As we all grapple with the daily news about COVID-19, it can help to know how people throughout the world are responding to the pandemic with positive community action. Though the novel coronavirus has changed the way we live, it’s inspiring to read stories of those who rise to the occasion and support others. In this email, A-List has curated stories that highlight the best of what we can all do during this uncertain time.
In Canada, people have formed virtual groups to create mutual aid societies. They call this practice “caremongering” as a way to fight the fearmongering that we are experiencing in our daily lives. The Washington Post highlighted this practice and explained “caremongers are coming together to form networks to support their communities, including people who are stuck at home, financially precarious or otherwise in distress. Groups have sprung up across the country, many organizing through social media platforms. They vary in form and size, from a handful of members to thousands. Some distribute food and supplies while others coordinate and run errands for those unable to do them. And some serve as a platform to organize volunteers.” This practice may have sprung up in Canada, but its principles translate all over the world. The article also provided a google doc with tips on how to set up your own caremongering group in your community.
Young people are also spearheading initiatives that are supporting vulnerable community members. Because the elderly seem to suffer from the effects of coronavirus more than other groups, a teenager in California started an organization called Zoomers for Boomers. A playful generational twist, this group helps older people order groceries that are then delivered by local teenage volunteers. Daniel Goldberg started the group because “I saw my dad (Dr. Brian Goldberg) going into work at the ER every day and he was putting himself out on the front line,” Daniel said. “I was just sitting at home twiddling my thumbs. I was like: ‘There has to be something I can do to try help out in the community. I started thinking and brainstorming on how I can help.'” Daniel then asked thirteen of his friends to assist. They all adhere to strict sanitation standards and wear masks and gloves. The service is free and all tips are donated to a local charity. This simple idea is making a big difference.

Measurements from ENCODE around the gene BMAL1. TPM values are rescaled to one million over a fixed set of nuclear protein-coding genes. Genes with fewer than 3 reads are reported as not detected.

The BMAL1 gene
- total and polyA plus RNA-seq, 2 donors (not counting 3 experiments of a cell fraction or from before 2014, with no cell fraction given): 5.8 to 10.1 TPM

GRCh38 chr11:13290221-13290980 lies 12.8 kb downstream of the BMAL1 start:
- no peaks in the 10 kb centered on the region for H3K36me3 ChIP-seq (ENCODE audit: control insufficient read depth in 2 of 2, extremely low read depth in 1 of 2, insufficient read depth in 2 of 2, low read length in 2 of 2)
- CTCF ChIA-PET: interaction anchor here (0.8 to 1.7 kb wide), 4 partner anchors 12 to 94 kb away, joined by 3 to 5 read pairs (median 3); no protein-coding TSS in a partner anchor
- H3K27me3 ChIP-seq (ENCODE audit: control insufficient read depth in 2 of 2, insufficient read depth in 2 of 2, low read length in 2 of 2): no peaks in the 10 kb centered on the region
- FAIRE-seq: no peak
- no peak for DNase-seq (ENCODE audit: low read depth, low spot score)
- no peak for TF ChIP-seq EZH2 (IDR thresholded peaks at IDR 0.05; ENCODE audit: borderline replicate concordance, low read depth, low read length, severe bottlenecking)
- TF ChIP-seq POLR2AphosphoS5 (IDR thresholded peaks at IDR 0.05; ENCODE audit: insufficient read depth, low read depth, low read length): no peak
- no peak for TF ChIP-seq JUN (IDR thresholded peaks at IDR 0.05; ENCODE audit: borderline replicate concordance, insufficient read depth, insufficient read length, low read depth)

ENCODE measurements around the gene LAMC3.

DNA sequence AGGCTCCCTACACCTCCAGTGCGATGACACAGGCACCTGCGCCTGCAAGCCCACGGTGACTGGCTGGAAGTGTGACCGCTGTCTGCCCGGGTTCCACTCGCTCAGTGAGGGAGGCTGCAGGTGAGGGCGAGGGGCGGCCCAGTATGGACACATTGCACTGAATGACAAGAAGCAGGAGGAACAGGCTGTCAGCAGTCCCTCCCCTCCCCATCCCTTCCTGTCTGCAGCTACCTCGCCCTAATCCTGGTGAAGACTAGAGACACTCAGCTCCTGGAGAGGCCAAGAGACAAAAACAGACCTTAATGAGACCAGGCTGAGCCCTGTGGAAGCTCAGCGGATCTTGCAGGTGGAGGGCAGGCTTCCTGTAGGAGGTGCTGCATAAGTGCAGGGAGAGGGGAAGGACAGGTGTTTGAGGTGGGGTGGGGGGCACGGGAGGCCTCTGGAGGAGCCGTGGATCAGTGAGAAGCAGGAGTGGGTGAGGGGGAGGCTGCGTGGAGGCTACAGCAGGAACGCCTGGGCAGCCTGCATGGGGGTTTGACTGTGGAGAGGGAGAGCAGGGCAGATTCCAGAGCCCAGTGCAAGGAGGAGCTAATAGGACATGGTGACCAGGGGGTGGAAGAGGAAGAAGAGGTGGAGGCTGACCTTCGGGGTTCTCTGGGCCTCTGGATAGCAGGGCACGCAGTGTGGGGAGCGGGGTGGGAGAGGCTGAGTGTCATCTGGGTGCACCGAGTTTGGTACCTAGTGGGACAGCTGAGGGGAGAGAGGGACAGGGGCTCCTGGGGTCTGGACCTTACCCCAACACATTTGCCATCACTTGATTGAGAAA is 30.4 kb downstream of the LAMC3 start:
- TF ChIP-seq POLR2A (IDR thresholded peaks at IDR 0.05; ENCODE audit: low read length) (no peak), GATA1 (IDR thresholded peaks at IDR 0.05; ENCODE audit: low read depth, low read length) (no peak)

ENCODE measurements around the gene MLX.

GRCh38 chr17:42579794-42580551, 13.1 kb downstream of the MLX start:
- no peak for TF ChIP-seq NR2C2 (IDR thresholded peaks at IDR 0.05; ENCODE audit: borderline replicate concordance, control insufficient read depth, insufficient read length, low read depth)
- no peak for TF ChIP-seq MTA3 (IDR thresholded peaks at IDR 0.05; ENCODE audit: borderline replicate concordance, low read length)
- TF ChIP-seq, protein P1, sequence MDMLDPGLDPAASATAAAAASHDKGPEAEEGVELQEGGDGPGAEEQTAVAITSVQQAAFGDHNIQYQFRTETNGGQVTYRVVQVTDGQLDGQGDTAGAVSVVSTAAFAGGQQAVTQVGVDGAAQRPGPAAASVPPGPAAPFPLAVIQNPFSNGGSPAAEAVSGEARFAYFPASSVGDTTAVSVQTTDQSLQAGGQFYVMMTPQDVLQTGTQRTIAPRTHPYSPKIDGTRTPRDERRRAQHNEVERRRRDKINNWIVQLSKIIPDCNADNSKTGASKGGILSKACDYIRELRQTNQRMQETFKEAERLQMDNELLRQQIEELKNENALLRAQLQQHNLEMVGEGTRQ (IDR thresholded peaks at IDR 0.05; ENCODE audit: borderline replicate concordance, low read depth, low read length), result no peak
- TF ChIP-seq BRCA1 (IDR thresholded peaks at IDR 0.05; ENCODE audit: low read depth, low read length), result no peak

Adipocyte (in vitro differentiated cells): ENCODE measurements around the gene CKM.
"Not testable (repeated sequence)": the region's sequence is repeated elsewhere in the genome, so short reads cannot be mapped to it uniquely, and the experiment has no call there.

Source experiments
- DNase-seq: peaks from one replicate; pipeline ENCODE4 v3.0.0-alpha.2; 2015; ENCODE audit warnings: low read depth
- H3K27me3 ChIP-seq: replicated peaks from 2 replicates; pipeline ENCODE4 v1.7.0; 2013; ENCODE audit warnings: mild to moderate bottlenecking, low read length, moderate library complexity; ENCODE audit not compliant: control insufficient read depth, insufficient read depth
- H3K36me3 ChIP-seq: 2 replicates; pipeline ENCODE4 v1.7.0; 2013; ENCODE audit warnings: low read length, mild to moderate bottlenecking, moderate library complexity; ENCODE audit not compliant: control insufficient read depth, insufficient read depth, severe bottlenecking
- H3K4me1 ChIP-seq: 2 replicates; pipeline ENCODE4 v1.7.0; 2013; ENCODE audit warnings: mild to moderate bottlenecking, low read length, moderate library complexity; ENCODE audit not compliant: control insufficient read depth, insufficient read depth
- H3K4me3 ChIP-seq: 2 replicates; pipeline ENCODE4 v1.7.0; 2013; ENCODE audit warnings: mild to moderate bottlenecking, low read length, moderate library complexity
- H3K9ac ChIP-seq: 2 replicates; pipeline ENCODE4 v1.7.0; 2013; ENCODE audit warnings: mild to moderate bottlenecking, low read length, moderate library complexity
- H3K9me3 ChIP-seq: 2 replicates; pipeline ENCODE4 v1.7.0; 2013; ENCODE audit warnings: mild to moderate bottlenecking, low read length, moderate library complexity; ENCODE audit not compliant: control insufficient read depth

In the UK, the community of Walsall, has also started local programs that inspire others to act. Their Walsall For All group has started a “Combat COVID” social media campaign and a food drive for a local foodbank. These programs are in line with the British Red Cross recommendations. The Red Cross has a long history of being first responders in a crisis. This astute organisation is a great place to volunteer if you want to help in your community.
If you would like to discuss any of your ideas about how you can safely work with others during this time, please feel free to reach out to an A-List advisor for tips and support. You may want to view our recorded webinar on CV development for some other great ideas. You can do so by visiting our webinar library.
This is also a good time to stay academically prepared! We some exciting online courses to ensure you stay sharp. Be sure to contact the client services team for more information.